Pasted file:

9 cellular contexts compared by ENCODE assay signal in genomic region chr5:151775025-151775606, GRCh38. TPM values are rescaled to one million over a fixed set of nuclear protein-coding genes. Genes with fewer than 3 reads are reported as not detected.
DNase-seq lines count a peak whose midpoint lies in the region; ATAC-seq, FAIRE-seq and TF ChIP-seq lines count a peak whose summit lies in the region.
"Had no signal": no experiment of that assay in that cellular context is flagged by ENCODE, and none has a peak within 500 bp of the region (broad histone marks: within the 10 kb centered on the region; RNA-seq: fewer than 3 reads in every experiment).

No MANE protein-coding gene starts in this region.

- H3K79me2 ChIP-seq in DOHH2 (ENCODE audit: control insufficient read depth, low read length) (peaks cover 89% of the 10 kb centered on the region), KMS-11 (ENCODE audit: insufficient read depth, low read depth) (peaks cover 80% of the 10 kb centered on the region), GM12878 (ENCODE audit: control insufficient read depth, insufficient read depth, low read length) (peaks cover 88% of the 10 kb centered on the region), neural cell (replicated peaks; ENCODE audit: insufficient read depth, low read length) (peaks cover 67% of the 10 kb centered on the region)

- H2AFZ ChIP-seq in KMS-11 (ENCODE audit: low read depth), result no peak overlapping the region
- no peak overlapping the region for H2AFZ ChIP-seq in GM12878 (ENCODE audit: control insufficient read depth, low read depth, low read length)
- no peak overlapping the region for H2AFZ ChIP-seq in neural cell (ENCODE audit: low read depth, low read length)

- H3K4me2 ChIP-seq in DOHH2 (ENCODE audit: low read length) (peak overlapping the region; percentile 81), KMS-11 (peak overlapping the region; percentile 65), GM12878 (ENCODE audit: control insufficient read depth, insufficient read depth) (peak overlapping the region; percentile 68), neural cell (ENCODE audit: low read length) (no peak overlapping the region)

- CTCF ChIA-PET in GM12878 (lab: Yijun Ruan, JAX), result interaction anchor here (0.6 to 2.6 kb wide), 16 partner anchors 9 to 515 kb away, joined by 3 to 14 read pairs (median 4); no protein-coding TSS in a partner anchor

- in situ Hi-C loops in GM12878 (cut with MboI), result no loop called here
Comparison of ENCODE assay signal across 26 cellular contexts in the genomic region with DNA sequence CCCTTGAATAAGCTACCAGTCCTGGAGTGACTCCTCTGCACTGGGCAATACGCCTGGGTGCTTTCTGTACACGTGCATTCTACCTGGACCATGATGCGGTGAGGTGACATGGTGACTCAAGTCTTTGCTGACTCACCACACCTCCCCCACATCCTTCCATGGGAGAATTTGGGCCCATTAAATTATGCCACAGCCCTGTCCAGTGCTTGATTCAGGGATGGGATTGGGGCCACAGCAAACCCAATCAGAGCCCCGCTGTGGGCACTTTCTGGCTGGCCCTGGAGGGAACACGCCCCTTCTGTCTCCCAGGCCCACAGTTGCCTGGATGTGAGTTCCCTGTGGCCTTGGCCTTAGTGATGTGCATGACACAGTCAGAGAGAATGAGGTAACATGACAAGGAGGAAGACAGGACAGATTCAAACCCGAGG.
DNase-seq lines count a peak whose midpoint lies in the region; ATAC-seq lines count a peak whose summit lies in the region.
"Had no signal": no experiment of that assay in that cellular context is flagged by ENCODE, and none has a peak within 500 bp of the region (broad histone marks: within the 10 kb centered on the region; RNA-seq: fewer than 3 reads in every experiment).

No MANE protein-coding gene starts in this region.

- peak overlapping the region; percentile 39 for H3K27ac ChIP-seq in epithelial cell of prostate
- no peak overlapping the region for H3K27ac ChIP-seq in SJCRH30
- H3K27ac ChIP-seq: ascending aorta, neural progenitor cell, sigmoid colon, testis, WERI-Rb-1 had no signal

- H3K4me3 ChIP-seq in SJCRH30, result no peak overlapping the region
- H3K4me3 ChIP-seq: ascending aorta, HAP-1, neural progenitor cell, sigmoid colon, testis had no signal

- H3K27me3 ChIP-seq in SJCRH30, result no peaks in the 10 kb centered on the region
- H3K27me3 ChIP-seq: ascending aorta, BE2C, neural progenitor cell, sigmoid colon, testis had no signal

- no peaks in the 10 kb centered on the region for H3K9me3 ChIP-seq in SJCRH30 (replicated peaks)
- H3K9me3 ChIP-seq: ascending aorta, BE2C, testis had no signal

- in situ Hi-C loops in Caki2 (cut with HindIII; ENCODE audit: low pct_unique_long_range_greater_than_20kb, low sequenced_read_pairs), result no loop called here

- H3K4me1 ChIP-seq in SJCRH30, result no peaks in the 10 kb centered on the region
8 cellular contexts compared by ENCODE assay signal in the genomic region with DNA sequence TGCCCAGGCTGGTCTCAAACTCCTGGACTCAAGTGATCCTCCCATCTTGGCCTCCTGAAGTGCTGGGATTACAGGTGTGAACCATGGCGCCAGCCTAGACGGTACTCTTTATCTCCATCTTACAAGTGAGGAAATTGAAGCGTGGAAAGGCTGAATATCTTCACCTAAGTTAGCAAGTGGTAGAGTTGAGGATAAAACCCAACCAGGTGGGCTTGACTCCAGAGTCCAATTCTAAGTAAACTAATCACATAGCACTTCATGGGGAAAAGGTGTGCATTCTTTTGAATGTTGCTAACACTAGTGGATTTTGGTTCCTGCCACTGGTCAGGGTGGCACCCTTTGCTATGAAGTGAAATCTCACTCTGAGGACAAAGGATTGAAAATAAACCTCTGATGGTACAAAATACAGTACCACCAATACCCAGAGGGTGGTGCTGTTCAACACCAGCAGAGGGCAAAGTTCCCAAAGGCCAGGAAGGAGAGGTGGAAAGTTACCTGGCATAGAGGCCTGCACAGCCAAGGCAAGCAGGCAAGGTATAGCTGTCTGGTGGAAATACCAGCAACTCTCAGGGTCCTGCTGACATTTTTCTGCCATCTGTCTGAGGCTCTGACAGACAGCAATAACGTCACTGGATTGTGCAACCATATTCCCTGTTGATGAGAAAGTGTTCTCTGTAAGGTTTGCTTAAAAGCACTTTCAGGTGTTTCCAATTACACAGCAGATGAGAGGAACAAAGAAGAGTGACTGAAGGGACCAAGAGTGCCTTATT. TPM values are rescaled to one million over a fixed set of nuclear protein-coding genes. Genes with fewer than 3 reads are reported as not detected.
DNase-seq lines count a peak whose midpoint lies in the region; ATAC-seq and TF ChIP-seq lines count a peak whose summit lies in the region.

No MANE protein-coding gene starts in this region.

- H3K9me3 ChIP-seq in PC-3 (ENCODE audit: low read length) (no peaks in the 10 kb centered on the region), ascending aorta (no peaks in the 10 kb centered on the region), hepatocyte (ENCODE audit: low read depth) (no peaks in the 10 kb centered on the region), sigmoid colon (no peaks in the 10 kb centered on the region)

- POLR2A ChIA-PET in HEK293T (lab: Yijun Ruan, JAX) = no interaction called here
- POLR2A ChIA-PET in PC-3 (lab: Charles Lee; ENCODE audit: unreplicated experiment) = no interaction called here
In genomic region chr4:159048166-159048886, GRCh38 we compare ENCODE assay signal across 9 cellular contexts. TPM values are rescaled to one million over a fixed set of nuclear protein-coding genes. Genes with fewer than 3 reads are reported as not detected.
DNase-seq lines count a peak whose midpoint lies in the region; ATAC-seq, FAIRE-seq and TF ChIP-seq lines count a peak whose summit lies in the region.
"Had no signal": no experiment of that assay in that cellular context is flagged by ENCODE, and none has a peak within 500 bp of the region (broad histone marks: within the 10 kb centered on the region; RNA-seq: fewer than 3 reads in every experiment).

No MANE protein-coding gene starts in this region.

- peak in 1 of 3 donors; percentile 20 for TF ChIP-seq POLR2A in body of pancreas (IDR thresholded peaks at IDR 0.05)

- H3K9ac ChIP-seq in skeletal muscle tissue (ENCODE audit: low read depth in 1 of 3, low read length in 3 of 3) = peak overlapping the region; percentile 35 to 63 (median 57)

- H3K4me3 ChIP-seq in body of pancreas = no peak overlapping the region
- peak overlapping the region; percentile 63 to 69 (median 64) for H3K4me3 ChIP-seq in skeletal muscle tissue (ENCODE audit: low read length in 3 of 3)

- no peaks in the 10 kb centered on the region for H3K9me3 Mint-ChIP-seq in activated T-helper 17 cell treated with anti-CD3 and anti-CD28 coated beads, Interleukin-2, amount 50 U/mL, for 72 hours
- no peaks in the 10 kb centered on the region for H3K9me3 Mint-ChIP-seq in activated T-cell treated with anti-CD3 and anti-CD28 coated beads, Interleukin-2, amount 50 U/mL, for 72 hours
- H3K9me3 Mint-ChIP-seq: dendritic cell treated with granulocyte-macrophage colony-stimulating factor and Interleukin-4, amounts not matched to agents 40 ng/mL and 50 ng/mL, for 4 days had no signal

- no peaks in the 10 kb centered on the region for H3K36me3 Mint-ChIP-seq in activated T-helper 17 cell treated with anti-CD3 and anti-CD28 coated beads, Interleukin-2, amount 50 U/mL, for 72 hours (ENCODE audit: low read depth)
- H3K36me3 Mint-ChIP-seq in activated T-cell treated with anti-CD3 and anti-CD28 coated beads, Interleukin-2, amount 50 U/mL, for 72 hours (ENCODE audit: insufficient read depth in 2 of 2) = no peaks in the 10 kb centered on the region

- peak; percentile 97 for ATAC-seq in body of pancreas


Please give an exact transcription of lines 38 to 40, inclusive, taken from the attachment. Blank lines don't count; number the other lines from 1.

- H3K9ac ChIP-seq in skeletal muscle tissue (ENCODE audit: low read depth in 1 of 3, low read length in 3 of 3) = peak overlapping the region; percentile 35 to 63 (median 57)

- H3K4me3 ChIP-seq in body of pancreas = no peak overlapping the region
- peak overlapping the region; percentile 63 to 69 (median 64) for H3K4me3 ChIP-seq in skeletal muscle tissue (ENCODE audit: low read length in 3 of 3)